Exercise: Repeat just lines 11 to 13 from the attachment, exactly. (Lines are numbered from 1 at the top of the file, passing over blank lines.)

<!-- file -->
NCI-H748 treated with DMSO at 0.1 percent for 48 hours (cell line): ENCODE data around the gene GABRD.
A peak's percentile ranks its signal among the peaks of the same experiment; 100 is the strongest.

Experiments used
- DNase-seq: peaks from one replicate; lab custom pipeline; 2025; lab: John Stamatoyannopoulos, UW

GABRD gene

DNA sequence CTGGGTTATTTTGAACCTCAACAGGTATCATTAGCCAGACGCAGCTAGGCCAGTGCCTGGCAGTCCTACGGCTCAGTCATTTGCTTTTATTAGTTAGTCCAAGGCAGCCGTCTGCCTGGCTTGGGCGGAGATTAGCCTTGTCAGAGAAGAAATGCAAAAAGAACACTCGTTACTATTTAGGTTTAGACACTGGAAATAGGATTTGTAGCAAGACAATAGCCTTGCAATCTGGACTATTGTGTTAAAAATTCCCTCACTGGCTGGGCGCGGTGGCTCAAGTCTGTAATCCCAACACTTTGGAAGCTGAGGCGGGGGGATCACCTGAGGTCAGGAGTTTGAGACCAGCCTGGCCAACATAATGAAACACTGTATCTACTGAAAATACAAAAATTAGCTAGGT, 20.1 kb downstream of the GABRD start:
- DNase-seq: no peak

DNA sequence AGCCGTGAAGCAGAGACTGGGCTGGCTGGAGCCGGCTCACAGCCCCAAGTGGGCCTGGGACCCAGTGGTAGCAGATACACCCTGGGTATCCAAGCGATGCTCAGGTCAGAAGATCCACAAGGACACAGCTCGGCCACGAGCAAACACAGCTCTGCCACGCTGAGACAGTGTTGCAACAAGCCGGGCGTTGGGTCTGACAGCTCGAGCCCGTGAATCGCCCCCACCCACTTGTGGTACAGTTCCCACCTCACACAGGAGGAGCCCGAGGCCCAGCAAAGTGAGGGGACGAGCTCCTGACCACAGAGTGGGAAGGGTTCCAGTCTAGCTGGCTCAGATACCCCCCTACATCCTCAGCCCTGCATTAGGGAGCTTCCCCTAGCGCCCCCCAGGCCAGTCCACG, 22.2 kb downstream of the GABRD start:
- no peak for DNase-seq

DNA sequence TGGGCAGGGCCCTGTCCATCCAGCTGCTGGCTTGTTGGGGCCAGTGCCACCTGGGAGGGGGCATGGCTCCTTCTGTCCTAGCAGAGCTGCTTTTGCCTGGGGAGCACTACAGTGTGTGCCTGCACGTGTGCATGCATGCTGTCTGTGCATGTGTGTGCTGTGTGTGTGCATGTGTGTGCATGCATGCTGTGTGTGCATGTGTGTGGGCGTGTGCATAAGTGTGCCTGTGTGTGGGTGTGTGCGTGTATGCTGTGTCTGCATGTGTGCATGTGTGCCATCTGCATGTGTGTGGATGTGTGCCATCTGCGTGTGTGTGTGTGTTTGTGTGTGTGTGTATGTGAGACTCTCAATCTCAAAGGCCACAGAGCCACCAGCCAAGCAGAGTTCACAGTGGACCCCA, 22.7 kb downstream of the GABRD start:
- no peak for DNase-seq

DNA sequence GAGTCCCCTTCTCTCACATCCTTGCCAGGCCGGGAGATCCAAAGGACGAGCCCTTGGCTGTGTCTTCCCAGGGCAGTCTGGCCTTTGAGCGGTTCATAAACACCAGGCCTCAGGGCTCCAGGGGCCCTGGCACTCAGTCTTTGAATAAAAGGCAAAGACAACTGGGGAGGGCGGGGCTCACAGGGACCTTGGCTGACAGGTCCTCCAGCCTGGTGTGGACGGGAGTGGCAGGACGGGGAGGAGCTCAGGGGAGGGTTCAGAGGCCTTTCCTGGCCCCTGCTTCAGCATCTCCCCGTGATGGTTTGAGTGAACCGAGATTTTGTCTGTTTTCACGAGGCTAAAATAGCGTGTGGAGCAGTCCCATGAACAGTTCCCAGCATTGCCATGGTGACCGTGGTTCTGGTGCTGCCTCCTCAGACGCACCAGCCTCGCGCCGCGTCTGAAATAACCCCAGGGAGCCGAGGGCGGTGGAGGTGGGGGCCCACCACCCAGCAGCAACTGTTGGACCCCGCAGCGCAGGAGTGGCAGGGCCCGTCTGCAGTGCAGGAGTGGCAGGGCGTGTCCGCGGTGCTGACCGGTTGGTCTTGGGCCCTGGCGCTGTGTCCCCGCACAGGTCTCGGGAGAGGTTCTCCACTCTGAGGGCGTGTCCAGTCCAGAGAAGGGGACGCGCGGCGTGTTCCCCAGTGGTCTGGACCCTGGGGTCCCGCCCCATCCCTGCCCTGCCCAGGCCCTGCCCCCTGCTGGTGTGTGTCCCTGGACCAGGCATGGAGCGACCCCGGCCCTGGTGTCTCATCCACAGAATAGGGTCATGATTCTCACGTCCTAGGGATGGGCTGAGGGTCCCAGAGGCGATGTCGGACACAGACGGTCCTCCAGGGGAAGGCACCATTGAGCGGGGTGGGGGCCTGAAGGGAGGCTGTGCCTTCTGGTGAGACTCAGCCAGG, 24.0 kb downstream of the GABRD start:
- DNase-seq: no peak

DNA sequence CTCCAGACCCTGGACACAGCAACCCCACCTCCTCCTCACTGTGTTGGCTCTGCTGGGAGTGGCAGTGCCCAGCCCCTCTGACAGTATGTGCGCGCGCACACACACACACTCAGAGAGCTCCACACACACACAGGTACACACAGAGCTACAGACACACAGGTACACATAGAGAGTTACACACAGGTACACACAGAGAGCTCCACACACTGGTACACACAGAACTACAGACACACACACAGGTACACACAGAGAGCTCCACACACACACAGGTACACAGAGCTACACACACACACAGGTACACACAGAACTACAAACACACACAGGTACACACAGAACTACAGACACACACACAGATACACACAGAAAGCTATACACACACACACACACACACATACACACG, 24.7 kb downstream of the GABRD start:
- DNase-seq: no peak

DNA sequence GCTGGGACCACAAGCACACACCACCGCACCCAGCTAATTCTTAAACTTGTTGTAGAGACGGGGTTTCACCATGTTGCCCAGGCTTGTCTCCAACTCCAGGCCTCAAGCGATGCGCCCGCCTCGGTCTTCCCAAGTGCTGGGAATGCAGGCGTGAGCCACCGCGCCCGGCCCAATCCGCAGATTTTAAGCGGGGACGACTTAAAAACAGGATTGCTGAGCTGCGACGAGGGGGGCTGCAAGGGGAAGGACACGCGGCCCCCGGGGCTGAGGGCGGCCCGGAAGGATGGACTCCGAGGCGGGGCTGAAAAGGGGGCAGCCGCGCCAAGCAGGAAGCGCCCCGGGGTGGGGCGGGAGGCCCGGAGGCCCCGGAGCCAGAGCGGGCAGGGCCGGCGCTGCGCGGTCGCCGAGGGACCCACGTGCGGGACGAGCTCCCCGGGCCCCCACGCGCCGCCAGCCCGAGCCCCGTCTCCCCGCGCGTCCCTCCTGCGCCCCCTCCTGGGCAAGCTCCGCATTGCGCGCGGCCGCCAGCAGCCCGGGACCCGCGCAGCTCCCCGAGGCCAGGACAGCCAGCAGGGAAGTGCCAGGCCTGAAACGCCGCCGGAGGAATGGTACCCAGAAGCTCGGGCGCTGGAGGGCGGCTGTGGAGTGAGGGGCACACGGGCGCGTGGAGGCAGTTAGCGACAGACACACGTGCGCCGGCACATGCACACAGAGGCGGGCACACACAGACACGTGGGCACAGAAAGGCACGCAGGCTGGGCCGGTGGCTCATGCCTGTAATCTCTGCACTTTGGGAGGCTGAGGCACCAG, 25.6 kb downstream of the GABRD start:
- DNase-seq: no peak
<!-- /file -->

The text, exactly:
- no peak for DNase-seq

DNA sequence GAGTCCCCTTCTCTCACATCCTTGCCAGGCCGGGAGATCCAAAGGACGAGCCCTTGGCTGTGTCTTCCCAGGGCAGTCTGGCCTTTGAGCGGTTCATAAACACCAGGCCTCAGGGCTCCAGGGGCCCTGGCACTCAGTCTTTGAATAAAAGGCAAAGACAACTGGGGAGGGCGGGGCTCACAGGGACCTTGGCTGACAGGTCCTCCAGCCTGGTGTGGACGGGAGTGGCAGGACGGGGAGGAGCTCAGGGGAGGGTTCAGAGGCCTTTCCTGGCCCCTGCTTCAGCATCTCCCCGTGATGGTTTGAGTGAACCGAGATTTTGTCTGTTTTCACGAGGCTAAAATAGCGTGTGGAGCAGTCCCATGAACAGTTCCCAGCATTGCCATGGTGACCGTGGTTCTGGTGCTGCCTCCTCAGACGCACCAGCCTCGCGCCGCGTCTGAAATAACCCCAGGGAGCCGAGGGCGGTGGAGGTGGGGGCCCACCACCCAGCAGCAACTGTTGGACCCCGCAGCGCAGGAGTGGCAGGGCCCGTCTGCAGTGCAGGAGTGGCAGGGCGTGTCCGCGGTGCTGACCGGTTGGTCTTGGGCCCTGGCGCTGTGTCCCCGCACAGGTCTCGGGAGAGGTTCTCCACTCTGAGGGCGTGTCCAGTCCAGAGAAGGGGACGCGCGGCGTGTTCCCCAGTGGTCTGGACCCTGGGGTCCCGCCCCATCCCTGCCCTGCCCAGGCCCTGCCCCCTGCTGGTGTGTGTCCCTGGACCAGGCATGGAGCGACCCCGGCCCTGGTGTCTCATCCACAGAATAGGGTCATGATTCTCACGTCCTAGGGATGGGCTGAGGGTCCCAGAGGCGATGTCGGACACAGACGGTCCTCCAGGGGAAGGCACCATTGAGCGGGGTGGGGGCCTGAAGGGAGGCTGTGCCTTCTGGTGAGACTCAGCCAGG, 24.0 kb downstream of the GABRD start:
- DNase-seq: no peak